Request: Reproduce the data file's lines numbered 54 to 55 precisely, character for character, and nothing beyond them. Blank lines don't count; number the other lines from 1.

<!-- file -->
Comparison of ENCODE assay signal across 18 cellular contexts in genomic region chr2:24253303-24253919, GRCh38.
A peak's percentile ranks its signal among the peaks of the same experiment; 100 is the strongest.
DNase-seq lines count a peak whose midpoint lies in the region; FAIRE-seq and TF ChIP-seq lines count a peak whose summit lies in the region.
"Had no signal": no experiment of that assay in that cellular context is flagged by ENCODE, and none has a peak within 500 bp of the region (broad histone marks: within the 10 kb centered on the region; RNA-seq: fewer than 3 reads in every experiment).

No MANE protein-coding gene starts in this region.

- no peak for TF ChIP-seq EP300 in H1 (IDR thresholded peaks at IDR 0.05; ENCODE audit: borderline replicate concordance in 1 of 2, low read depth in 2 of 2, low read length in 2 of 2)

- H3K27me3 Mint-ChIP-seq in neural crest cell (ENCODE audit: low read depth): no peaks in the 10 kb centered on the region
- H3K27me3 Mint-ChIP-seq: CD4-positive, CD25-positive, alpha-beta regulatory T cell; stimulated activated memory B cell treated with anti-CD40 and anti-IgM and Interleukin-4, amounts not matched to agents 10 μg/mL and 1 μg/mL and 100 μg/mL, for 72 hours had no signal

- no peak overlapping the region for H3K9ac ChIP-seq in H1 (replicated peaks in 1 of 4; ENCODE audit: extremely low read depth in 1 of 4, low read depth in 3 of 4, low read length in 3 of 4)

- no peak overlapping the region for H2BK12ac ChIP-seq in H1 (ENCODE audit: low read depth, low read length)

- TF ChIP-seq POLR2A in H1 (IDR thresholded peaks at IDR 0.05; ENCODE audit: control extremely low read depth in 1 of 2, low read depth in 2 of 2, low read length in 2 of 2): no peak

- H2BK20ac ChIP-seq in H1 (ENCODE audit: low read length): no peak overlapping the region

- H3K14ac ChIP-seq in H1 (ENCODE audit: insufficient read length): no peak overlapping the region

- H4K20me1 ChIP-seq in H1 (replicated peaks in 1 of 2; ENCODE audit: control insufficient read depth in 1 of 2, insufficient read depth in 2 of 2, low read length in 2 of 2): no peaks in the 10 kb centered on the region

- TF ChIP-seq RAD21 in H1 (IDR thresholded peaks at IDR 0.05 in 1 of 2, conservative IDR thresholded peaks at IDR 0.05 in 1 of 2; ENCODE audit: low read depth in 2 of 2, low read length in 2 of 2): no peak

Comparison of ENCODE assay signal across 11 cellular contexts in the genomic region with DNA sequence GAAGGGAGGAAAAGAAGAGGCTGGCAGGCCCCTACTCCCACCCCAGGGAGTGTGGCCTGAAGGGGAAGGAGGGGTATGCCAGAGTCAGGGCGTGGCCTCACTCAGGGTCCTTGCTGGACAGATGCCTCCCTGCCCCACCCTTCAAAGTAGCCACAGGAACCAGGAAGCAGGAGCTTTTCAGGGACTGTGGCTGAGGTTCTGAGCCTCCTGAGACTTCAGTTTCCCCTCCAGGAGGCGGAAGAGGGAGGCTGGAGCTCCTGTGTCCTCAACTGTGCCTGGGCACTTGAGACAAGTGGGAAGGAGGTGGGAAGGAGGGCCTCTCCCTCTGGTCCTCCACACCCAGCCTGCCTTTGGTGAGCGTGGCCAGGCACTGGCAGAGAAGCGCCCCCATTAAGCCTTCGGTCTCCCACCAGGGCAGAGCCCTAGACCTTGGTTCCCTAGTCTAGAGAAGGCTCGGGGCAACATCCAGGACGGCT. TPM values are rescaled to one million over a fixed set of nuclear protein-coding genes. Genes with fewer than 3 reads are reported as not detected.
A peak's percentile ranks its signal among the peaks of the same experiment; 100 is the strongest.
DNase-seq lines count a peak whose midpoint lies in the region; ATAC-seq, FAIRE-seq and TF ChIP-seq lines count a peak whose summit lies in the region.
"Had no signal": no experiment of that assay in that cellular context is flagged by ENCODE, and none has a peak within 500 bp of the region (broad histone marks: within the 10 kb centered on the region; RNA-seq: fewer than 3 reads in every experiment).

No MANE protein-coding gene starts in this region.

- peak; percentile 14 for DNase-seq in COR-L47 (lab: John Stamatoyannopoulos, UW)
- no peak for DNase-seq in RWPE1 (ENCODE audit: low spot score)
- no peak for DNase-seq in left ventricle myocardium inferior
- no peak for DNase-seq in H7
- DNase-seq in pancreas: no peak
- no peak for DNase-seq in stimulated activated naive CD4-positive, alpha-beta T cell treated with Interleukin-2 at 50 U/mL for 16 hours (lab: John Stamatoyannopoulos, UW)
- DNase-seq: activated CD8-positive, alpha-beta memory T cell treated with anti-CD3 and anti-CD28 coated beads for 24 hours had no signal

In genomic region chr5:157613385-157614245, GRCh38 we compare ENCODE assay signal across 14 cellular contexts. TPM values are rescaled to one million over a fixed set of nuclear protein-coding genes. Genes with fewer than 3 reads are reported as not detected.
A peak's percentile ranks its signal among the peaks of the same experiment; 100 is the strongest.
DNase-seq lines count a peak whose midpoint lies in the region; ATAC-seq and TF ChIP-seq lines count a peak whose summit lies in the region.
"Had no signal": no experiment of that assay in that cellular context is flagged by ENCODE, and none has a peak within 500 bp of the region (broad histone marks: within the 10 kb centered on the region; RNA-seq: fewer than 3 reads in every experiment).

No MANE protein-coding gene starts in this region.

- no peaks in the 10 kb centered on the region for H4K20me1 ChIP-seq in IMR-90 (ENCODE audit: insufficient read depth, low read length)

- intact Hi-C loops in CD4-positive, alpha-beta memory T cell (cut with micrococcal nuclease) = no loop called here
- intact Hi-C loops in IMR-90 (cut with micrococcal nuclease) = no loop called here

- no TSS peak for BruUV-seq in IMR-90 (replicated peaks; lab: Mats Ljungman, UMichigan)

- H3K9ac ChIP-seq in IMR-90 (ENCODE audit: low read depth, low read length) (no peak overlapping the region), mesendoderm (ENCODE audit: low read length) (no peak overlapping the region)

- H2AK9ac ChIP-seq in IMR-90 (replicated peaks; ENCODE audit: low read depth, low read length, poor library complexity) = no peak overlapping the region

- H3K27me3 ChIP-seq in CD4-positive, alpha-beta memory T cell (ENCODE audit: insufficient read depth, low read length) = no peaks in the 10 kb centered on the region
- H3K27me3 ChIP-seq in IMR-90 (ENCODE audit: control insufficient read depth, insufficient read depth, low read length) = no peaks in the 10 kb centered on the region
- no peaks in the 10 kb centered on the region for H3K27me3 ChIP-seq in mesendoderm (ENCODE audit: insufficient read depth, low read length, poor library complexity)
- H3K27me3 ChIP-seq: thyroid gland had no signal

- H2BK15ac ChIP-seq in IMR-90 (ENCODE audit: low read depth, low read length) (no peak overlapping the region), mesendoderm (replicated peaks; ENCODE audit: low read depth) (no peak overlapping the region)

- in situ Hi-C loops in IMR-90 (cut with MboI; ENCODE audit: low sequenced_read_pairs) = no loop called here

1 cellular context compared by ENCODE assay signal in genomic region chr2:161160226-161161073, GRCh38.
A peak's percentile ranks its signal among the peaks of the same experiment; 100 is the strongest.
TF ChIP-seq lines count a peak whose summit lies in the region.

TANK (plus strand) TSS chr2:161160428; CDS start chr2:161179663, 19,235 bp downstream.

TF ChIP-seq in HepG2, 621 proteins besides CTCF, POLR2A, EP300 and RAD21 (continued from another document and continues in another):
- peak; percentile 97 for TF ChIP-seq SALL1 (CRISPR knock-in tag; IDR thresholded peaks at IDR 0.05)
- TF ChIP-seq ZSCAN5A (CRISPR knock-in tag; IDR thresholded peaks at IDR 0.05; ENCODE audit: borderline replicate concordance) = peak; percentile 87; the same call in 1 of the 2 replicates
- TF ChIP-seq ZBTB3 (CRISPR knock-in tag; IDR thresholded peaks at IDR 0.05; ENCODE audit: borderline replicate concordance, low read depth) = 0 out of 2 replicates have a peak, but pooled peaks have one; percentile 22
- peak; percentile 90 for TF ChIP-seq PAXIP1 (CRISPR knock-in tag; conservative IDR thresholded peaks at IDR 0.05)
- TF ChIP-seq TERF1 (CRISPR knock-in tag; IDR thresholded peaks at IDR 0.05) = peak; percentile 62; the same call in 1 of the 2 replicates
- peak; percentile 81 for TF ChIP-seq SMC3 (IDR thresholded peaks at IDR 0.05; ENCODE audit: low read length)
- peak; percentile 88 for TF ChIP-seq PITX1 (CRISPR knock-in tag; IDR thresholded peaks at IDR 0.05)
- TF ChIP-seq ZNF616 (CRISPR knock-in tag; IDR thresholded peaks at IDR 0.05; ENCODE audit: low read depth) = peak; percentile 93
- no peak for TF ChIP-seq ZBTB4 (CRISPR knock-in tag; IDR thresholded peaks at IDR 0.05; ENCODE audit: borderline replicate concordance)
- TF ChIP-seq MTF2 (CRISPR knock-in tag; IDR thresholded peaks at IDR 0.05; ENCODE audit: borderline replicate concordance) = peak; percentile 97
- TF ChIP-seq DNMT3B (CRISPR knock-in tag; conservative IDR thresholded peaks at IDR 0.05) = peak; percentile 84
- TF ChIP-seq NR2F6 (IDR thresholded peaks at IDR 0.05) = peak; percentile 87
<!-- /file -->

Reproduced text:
- TF ChIP-seq TERF1 (CRISPR knock-in tag; IDR thresholded peaks at IDR 0.05) = peak; percentile 62; the same call in 1 of the 2 replicates
- peak; percentile 81 for TF ChIP-seq SMC3 (IDR thresholded peaks at IDR 0.05; ENCODE audit: low read length)